But that isn’t the main thing that got that story to this point. It was the fact that his website contains a link to pictures of his kids. I love anything that gives the people behind these stories more dimensions than a passing mention in an article can provide.

UN Wire SmartBrief

I learned a new word from the May 11 issue. The word is “renovictions” and it means when a company “purchases apartment blocks, often with tenants already living in them, and then undertakes renovations to communal areas and vacant apartments within the block, regardless of need.” Renovictions. They sound dreadful and unfair.

International City/County Management Association SmartBrief

I’m doing something different with this final share of the post. It’s not a story that ran in May. It’s not a story that has run yet. It’s a story slated for the June 8 issue, which will be published tomorrow.

It’s a story no one could have anticipated when May started, but that, in my opinion, is the story that speaks most eloquently to our time.

In the June 8 issue, readers will see that Washington, D.C. added a street mural reading “Black Lives Matter” that covers two city blocks with massive letters on a road leading to the White House. Ed note: Here’s a link to the story. 7/4/20

Photo credit: Unknown

I’m also proud to work for a place where our CEO said at the beginning of last week, “We have never made a political statement … and we’re not making one now, this is a fundamental truth – black lives matter.” I agree with her and it matters to me to be part of a company that feels that way. It’s an important place to start, even though every company, every organization, every city, every town, every institution and every individual who does not have lived experience as a black person has work to do. A great statement is only a starting place, and we each have to take responsibility for being true to that promising start.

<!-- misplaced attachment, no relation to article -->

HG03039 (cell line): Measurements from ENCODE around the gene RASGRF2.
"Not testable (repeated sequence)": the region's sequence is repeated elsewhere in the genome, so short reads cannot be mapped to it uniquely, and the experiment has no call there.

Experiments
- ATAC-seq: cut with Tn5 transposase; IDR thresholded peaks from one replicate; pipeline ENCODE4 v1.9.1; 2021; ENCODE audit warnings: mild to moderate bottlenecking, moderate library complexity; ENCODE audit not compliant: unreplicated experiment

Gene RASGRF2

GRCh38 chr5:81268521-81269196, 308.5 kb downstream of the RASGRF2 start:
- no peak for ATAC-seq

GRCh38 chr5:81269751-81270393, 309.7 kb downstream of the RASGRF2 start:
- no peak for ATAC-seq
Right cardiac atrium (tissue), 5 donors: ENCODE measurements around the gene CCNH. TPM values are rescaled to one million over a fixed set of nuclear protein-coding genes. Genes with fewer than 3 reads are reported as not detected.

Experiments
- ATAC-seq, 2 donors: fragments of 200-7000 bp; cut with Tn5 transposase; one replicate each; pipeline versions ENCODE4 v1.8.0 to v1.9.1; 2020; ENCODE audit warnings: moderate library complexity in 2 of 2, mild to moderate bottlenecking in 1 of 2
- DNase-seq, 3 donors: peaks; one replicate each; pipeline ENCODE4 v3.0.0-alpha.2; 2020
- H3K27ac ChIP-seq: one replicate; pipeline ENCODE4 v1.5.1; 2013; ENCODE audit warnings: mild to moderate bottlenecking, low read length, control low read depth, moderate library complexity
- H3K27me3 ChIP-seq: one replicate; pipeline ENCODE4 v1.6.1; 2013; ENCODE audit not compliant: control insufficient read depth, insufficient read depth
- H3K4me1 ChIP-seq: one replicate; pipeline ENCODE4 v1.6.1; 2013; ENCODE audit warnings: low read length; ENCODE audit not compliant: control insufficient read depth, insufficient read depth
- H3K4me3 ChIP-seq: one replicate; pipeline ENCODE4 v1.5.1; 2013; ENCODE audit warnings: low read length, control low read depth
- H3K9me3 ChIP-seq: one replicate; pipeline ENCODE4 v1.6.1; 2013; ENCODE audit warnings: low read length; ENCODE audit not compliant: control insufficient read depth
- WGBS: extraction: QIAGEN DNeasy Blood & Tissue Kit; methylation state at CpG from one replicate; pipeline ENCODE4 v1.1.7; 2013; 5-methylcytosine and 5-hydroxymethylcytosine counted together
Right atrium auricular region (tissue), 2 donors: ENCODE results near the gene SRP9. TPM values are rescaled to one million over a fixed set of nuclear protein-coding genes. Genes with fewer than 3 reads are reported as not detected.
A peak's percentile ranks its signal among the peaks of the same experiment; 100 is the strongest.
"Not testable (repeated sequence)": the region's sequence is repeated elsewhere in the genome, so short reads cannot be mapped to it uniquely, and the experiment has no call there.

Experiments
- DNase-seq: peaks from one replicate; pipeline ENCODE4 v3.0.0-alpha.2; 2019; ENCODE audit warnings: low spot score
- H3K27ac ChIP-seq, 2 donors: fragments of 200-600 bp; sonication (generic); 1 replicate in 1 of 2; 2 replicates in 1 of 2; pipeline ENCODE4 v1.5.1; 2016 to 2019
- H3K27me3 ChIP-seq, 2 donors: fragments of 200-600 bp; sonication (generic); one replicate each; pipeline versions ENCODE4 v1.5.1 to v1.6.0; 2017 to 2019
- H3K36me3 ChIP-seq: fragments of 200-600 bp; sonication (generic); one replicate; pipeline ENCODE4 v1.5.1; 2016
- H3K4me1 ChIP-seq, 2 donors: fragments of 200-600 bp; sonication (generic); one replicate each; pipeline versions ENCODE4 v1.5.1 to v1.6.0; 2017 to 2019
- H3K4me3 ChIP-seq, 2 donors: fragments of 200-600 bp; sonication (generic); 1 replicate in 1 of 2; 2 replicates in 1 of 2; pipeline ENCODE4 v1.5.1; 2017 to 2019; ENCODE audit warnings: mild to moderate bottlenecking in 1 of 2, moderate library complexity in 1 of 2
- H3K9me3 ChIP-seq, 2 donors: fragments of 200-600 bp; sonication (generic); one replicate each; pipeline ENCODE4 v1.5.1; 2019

Working at Future/SmartBrief

Each month, I share the open positions at SmartBrief and Future for anyone who is interested in being a part of finding and sharing stories through business-to-business newsletters.

wrote in more detail about my experience as a SmartBrief employee here, which may help answer any questions you have. As always, I’m happy to answer inquiries and provide more information about the process.

Open positions at SmartBrief and Future plc can be found at this link. As of this writing, the most recent position listed is this Senior Sales Development Manager position in our New York City office. If you are interested in applying, please list me as your referrer or email me so we can discuss further.

To subscribe to one (or more) SmartBrief newsletters, including the “end of the work day” While You Were Working, for which I am a contributing editor, click here. We’re also still producing a brief specific to COVID-19 on Tuesdays and Fridays, and you can subscribe to it here.

If you aren’t in a subscribing mood, you can still keep up with us at the site of our parent company, Future; on FacebookSmartBrief TwitterLeadership SmartBrief TwitterLinkedIn and SmartBrief Instagram.

This is an older picture (from my first visit to our Washington, D.C., office in January 2019 — the appearance of this entrance has changed since then). But I still like it, because I was so happy to meet everyone in person. And I imagine it will be a good sign for our world when the doors greet employees again after a long period of working from home.

*The views expressed here are my personal opinion and not those of my employer.

1 thought on “Doing what’s right and being human: SmartBrief May 2020

  1. Pingback: June: Not your ordinary news month - Big Green PenBig Green Pen

Leave a Reply

This site uses Akismet to reduce spam. Learn how your comment data is processed.